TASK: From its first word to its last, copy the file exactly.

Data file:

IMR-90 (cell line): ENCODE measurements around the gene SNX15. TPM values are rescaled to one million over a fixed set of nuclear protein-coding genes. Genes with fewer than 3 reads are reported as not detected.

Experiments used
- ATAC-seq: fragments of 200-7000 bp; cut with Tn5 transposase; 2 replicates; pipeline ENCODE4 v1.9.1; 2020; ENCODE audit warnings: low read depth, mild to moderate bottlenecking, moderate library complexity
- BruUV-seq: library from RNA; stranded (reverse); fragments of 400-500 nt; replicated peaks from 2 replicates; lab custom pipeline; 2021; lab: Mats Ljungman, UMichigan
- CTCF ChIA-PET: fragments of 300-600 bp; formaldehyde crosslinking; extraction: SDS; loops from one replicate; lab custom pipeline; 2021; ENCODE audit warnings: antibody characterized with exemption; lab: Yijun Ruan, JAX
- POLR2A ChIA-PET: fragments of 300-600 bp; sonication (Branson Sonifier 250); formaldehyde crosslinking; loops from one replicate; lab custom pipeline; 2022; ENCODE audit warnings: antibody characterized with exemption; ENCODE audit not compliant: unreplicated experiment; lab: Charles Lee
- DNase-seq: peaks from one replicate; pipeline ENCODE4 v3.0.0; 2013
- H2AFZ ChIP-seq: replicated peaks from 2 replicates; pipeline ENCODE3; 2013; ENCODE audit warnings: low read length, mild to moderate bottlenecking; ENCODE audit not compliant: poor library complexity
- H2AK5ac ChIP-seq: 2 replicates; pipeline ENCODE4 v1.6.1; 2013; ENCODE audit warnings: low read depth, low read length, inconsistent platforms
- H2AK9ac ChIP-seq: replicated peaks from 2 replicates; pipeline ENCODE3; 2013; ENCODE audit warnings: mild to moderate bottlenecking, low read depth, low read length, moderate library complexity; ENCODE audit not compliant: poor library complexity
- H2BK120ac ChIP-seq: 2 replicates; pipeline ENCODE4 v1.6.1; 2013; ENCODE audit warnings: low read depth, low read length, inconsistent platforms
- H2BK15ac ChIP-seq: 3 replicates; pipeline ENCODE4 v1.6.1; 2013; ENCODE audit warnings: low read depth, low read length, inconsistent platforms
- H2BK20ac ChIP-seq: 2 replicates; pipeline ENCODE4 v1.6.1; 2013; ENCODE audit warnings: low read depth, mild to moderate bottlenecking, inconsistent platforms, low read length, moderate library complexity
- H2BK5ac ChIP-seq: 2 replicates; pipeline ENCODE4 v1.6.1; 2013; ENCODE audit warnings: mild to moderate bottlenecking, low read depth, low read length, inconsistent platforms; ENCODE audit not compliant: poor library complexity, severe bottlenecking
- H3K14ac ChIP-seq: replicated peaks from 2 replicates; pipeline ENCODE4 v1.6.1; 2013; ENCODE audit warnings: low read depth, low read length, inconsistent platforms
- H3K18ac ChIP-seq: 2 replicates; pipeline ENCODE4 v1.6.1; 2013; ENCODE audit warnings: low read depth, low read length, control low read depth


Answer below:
IMR-90 (cell line): ENCODE measurements around the gene SNX15. TPM values are rescaled to one million over a fixed set of nuclear protein-coding genes. Genes with fewer than 3 reads are reported as not detected.

Experiments used
- ATAC-seq: fragments of 200-7000 bp; cut with Tn5 transposase; 2 replicates; pipeline ENCODE4 v1.9.1; 2020; ENCODE audit warnings: low read depth, mild to moderate bottlenecking, moderate library complexity
- BruUV-seq: library from RNA; stranded (reverse); fragments of 400-500 nt; replicated peaks from 2 replicates; lab custom pipeline; 2021; lab: Mats Ljungman, UMichigan
- CTCF ChIA-PET: fragments of 300-600 bp; formaldehyde crosslinking; extraction: SDS; loops from one replicate; lab custom pipeline; 2021; ENCODE audit warnings: antibody characterized with exemption; lab: Yijun Ruan, JAX
- POLR2A ChIA-PET: fragments of 300-600 bp; sonication (Branson Sonifier 250); formaldehyde crosslinking; loops from one replicate; lab custom pipeline; 2022; ENCODE audit warnings: antibody characterized with exemption; ENCODE audit not compliant: unreplicated experiment; lab: Charles Lee
- DNase-seq: peaks from one replicate; pipeline ENCODE4 v3.0.0; 2013
- H2AFZ ChIP-seq: replicated peaks from 2 replicates; pipeline ENCODE3; 2013; ENCODE audit warnings: low read length, mild to moderate bottlenecking; ENCODE audit not compliant: poor library complexity
- H2AK5ac ChIP-seq: 2 replicates; pipeline ENCODE4 v1.6.1; 2013; ENCODE audit warnings: low read depth, low read length, inconsistent platforms
- H2AK9ac ChIP-seq: replicated peaks from 2 replicates; pipeline ENCODE3; 2013; ENCODE audit warnings: mild to moderate bottlenecking, low read depth, low read length, moderate library complexity; ENCODE audit not compliant: poor library complexity
- H2BK120ac ChIP-seq: 2 replicates; pipeline ENCODE4 v1.6.1; 2013; ENCODE audit warnings: low read depth, low read length, inconsistent platforms
- H2BK15ac ChIP-seq: 3 replicates; pipeline ENCODE4 v1.6.1; 2013; ENCODE audit warnings: low read depth, low read length, inconsistent platforms
- H2BK20ac ChIP-seq: 2 replicates; pipeline ENCODE4 v1.6.1; 2013; ENCODE audit warnings: low read depth, mild to moderate bottlenecking, inconsistent platforms, low read length, moderate library complexity
- H2BK5ac ChIP-seq: 2 replicates; pipeline ENCODE4 v1.6.1; 2013; ENCODE audit warnings: mild to moderate bottlenecking, low read depth, low read length, inconsistent platforms; ENCODE audit not compliant: poor library complexity, severe bottlenecking
- H3K14ac ChIP-seq: replicated peaks from 2 replicates; pipeline ENCODE4 v1.6.1; 2013; ENCODE audit warnings: low read depth, low read length, inconsistent platforms
- H3K18ac ChIP-seq: 2 replicates; pipeline ENCODE4 v1.6.1; 2013; ENCODE audit warnings: low read depth, low read length, control low read depth